advertisement

Colds and flu

27 February 2020

Got flu? Deal quickly with complications

When you have the flu, other infections that can weasel their way into your body include pneumonia, sinus infections, ear infections and bronchitis.

Fighting the flu can be an unpleasant experience – but the misery may not stop there.

When you have the flu, your immune system is under attack, making complications common. Other infections can weasel their way into your body, according to Libby Richards, an associate professor at Purdue University's School of Nursing in West Lafayette, Indiana.

Common complications include pneumonia, sinus infections, ear infections and bronchitis.

"Pneumonia can occur as a secondary bacterial infection and occurs after you have had flu symptoms for several days," Richards said in a university news release. "It can also occur as a viral infection, which develops more rapidly."

Additional treatment

Pneumonia is often accompanied by flu-like symptoms, including chills, fever and aches. Severe symptoms include shortness of breath, chest pains, sweating, high heart rate and a nasty cough. Signs of ear or sinus infections include facial pressure, drainage and ear pain.

If think you're experiencing flu complications, Richards urges you to see your doctor. You may need additional treatment, such as antibiotics, to fight off infection.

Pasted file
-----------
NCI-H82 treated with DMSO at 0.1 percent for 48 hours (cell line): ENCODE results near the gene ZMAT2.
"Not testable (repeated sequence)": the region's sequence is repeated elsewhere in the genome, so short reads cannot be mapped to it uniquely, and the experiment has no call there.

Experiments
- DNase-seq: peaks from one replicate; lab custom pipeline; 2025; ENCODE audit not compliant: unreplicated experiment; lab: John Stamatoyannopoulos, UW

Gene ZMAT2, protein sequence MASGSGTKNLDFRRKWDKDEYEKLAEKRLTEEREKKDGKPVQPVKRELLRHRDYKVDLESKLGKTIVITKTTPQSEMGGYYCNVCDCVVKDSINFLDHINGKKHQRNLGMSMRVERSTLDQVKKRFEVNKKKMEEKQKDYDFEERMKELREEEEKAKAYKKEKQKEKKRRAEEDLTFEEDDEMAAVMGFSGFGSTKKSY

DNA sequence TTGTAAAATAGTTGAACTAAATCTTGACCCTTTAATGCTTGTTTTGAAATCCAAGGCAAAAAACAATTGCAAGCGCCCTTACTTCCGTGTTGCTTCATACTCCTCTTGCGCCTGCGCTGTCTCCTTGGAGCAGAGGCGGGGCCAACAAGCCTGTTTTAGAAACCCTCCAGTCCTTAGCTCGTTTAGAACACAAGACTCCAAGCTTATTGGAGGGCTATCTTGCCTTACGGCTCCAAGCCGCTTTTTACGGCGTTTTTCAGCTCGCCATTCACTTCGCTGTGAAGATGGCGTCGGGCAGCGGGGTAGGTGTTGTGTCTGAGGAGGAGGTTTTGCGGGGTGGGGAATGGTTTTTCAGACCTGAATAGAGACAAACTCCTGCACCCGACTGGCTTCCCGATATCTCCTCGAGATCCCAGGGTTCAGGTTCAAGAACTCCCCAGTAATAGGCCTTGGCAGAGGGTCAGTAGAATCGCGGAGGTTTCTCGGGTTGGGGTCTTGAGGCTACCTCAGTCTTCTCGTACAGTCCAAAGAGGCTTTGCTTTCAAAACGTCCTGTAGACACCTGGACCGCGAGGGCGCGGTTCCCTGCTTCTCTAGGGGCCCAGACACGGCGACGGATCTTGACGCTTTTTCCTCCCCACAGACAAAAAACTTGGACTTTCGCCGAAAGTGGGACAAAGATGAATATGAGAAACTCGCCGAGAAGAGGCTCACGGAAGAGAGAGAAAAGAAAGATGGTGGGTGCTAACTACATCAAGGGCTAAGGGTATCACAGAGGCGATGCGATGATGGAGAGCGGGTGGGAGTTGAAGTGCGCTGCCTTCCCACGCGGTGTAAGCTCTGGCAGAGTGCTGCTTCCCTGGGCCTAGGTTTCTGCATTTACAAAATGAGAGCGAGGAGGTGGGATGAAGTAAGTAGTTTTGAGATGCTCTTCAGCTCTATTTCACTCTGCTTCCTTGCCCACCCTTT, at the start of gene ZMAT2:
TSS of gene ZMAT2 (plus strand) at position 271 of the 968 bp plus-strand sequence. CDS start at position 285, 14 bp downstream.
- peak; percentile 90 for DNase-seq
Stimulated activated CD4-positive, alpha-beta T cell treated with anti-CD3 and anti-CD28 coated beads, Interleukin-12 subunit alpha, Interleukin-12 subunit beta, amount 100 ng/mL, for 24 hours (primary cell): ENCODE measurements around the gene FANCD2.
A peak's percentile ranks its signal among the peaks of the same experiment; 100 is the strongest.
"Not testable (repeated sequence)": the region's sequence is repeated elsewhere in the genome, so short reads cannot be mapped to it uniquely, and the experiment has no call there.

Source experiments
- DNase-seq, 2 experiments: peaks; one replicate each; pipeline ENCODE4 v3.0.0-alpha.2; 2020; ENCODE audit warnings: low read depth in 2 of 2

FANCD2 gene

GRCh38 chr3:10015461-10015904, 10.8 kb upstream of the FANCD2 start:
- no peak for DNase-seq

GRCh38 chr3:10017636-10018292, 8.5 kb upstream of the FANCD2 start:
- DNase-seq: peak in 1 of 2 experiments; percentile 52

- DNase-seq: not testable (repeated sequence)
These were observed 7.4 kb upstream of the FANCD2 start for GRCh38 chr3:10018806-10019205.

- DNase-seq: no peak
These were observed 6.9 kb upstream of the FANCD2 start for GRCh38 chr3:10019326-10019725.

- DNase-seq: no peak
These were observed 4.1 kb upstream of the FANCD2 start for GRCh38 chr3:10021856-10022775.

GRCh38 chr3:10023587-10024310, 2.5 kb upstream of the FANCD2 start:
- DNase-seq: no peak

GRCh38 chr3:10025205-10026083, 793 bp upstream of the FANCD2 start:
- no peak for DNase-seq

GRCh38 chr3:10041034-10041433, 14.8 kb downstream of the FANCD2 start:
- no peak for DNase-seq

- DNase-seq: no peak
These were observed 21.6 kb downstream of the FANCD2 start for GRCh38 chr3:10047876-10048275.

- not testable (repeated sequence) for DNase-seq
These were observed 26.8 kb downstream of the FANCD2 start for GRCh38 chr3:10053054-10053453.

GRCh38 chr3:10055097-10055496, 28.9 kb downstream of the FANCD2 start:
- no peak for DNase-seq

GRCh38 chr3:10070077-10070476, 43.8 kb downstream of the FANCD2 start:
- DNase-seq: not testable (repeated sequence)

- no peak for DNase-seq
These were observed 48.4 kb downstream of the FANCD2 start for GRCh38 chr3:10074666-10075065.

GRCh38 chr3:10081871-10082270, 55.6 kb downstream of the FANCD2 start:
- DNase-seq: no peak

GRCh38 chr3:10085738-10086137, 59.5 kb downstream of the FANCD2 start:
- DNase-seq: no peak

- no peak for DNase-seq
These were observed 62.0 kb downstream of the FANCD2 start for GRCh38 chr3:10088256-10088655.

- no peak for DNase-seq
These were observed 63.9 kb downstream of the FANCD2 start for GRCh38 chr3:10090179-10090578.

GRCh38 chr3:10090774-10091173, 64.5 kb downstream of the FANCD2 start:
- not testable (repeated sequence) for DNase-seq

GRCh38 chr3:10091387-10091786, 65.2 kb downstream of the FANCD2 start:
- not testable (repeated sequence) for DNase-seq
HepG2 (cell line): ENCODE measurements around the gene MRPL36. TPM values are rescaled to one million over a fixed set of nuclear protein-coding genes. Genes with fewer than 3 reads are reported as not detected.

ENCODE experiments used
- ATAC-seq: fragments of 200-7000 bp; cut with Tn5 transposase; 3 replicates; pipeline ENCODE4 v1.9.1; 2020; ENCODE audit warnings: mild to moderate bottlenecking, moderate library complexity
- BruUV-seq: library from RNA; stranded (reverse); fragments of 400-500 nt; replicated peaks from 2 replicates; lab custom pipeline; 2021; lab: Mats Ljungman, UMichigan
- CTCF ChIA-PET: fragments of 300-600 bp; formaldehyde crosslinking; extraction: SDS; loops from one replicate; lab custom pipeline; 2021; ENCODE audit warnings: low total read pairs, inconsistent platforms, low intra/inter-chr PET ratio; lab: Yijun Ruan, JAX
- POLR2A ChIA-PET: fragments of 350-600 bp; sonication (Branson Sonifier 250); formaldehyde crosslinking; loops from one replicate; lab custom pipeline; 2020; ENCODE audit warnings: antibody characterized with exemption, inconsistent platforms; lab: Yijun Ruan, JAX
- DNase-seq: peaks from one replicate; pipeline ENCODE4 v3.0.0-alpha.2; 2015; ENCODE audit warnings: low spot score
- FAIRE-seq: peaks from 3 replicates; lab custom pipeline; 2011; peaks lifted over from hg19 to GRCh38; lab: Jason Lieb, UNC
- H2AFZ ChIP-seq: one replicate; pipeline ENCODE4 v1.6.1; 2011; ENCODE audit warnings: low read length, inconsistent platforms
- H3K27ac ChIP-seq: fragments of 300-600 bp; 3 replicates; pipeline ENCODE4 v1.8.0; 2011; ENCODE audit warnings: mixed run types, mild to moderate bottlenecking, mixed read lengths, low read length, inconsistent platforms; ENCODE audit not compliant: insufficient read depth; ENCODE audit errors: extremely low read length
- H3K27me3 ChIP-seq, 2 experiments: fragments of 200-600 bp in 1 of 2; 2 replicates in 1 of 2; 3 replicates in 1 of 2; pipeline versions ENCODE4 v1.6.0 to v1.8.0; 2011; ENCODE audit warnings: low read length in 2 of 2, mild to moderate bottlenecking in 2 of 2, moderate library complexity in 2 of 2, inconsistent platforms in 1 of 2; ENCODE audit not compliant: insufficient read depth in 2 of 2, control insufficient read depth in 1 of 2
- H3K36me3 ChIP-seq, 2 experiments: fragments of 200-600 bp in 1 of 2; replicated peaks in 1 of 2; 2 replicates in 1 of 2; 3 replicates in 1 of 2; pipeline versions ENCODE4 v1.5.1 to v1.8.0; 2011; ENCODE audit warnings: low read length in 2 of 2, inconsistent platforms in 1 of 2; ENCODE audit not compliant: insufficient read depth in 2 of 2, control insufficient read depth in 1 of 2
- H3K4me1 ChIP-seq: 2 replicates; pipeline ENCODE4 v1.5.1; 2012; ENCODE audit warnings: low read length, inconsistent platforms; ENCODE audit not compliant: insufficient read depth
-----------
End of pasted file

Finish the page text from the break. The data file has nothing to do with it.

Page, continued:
"Vaccination is the best way to reduce your chance of having complications from the flu," she said. "Second to vaccination, working to maintain a healthy immune system can help fight off complications."

The US Centers for Disease Control and Prevention notes that rates of influenza and influenza-like illnesses are currently high throughout the country. An estimated 15 million cases have been diagnosed and 8 200 Americans have died due to influenza this season.

Image credit: iStock

 

Ask the Expert

Flu expert

Dr Heidi van Deventer completed her MBChB (Bachelor of Medicine and Bachelor of Surgery) degree in 2004 at the University of Stellenbosch.
She has additional training in ACLS (Advanced Cardiac Life Support) and PALS (Paediatric Advanced Life Support) as well as biostatistics and epidemiology.

Dr Van Deventer is currently working as a researcher at the Desmond Tutu Tuberculosis Centre at the University of Stellenbosch.

Still have a question?

Get free advice from our panel of experts

The information provided does not constitute a diagnosis of your condition. You should consult a medical practitioner or other appropriate health care professional for a physical exmanication, diagnosis and formal advice. Health24 and the expert accept no responsibility or liability for any damage or personal harm you may suffer resulting from making use of this content.

* You must accept our condition

Forum Rules